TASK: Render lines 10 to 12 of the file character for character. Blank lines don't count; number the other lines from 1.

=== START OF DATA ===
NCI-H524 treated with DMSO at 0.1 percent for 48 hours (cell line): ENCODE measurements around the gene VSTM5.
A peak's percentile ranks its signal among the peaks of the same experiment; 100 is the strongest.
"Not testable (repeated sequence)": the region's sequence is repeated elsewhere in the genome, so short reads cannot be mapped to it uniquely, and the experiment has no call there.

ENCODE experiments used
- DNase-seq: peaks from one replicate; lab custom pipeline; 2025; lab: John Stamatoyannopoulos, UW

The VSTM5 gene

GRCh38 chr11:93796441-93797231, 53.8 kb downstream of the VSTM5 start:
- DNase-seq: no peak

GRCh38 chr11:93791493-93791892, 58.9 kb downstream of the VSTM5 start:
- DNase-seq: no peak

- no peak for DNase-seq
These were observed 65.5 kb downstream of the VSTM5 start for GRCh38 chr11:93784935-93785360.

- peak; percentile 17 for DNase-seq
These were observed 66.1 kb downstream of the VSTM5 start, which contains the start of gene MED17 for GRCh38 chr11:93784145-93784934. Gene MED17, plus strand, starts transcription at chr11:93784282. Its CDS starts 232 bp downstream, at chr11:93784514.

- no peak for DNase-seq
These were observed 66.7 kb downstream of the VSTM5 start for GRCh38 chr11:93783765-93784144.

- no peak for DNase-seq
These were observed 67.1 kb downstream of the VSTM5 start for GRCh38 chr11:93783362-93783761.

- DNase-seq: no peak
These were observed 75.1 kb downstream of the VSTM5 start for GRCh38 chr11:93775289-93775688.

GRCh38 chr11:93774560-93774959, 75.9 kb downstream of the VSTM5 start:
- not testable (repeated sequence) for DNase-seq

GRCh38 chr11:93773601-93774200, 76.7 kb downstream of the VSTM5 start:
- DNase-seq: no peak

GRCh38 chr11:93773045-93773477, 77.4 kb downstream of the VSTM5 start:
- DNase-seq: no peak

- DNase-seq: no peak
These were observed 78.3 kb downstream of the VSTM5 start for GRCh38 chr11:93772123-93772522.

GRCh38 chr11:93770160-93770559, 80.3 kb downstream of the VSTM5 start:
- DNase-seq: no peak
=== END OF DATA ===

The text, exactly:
- DNase-seq: no peak

- no peak for DNase-seq
These were observed 65.5 kb downstream of the VSTM5 start for GRCh38 chr11:93784935-93785360.